The file is standard HTML5 with a valid Doctype (you need to use HTML5 specifically, because WebSockets is an HTML5 feature). There are all sorts of in-line styling, because that’s one less file to send off for publication. Believe me, the number of mistakes in publishing is directly proportional to the number of files my article is split into ;-) The message is: in production code, keep your styling information separate. Use a CSS file. I’ve also used the Lekton font and large sizes — this keeps the screenshot legible. Lekton isn’t a Web-safe font. I have it installed, but most don’t. However, it’s available from Google Web Fonts if you want to use it, so it’s all good!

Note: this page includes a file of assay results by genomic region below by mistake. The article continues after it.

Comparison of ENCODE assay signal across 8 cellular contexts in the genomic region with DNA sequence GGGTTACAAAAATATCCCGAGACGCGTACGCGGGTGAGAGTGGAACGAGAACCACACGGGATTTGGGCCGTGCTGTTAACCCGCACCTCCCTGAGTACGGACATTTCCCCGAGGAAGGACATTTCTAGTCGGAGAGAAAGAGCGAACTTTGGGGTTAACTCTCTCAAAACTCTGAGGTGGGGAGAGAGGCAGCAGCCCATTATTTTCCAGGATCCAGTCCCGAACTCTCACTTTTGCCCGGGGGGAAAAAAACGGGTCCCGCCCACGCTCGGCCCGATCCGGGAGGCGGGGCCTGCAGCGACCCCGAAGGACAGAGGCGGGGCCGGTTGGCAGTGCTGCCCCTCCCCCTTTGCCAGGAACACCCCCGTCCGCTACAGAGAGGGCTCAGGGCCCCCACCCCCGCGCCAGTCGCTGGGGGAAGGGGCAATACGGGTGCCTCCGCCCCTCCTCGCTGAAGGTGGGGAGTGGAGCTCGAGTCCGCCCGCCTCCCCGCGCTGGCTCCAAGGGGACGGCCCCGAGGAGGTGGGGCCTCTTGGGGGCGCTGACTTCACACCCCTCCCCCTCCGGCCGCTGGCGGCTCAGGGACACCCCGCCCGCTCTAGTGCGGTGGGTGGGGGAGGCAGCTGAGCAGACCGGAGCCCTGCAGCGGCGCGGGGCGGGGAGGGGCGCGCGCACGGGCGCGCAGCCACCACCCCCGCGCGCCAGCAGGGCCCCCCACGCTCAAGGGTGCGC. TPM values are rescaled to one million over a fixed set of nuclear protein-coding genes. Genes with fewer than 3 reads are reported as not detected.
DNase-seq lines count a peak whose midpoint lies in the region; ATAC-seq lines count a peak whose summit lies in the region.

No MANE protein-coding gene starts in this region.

Coming down to the form, you’ll see that I’m hooking the
onsubmit event takes care of triggering the appropriate JS function when I submit the form.
Now, let’s come down to the script.
First of all, I’ve created a new WebSocket object. For versions of Firefox prior to version 11, you’ve got to use new MozWebSocket here. Anyway, the WebSocket points to the appropriate URL that we mapped our WebSocket handler to, in the Python server app. Notice the protocol:
ws. If you want to use WebSockets over SSL, the protocol is
Just like in the server app, I need to override the
onmessage() function, which again is an event handler that fires every time the server sends a message. What I’ve done here is a simple three-step procedure: I created a new HTML paragraph, put whatever the server sent into the paragraph, and appended it inside the big
Now let’s look at the more interesting